FOR ANYONE who thinks gays should stand irredeemably apart from society - either because we ought to be outcasts or because we ought to be revolutionaries - the past decade must have been a frustrating one. The political causes that most defined our movement in the 1990s sought to weave gays into the larger fabric of American life. We fought to be Boy Scouts, to join the military, to worship God and preach His word, to raise children, and yes, even to marry each other. We wanted to be a part of these traditional institutions, not apart from them. We wanted a place at the table.
No author better crystallized this deep and widespread yearning than Bruce Bawer in his 1993 work, A Place at the Table, the decade's most important book on the gay movement. Containing few wholly original arguments, it nevertheless articulated better than any book before or since gays' rightful place in our culture. Although reasoned and mostly restrained in its rhetoric, the book drew a torrent of criticism that never seemed to rebut its underlying message. And although Bawer advocated no single political agenda, he fueled a self-conscious movement of gay moderates and conservatives that is still redirecting gay politics.
Most books go unread. When read, they are misunderstood. When understood, they are forgotten. But A Place at the Table was different. Why? For starters, the book made some simple yet compelling points. First, it argued that gays are a varied lot, found across the spectrum of life. Second, it declared that no one should be allowed to define how gay individuals should live, think, act, or dress based on a gay "identity." Third, it observed that "America is basically a tolerant nation," and the wisest approach for a despised minority, then, is to foster understanding, not antagonism. Fourth, it urged that mainstream gays - those not caught up in a subculture fixated on identity and separation - have an "obligation" to be visible.
Bawer strongly advocated legal equality and tolerance for homosexuals but emphasized that these were not enough. Full acceptance in our families and in our social institutions was necessary. He thus saw the importance of improving the whole of our lives.
Next, consider the book's effect on critics, especially those who rightly saw it as a threat to their conception of gays as a band of social rebels who would undermine every cherished traditional value - from sexual sobriety to free enterprise. They may have hated the book, but they could not ignore it, as the volume and vituperation of their often-misplaced criticism amply demonstrated. In a year-end roundup of gay-themed books for 1993, one critic for San Francisco's Bay Area Reporter called the book "terrible," but nevertheless "important" because of its widespread impact. Gay professor and author David Bergman chided Bawer for allegedly failing to appreciate "the great spectacle of human difference," but acknowledged that Bawer had expressed "what many people feel." A recent collection of essays, The Columbia Reader on Lesbians & Gay Men in Media, Society, & Politics, snidely dismissed Bawer as "a newly hatched gay figure" but included an entire chapter titled "A Place at Which Table?"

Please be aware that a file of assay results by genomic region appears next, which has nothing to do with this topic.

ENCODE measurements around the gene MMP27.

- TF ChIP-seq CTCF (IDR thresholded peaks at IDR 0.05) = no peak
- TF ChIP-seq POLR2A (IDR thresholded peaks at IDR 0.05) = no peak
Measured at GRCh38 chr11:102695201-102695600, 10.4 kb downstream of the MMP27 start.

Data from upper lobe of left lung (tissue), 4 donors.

Finally, even more telling is the effect of A Place at the Table on what Bawer called the "silent majority" of gays. In the early 1990s, gay women and men were coming out of their closets from every nook and cranny of America. This wave included a lot of people who were uncomfortable with the prevailing notion of gays as a radical, sex-obsessed fringe. What they saw to their dismay was a gay movement that often reinforced that stereotype, failed to reflect their outlook and attitudes, derided religion, deliberately offended middle America with its language and dress, and increasingly called itself "queer."
Bawer spoke to this generation in a way no one had before. One of my gay friends recently recalled that, as he read A Place at the Table alone in his living room, he came across passages that literally caused him to jump up on his couch and shout "Yes!" It was an experience shared by many others for whom reading the book was a revelation. Finally, someone was speaking for them and to them. Bawer told them they could, they must, be a part of a cause that had somehow always seemed alien.
So in the wake of A Place at the Table, this new generation got involved in politics through groups like Log Cabin Republicans and made the moderate Human Rights Campaign the largest and richest gay political organization ever. They insisted that gay organizations put issues like marriage at the top of the agenda. They went back to church. They published their own essays in Beyond Queer, a book that self-confidently "challeng[ed] gay left orthodoxy." They set up a popular Web site, the Independent Gay Forum (www.indegayforum.org), for their writings. They refused to sit still for lectures - from either the gay left or the religious right - about who they should be and what they should think.
A Place at the Table wasn't solely responsible for all of this. Much of it would have happened anyway, sooner or later. But the book brought it together, nurtured it, and sent it on its way. Bawer's world, to a very large extent, is now our world; his methods, our methods; his goals, our goals. He wrote the book of the decade and changed gay politics forever.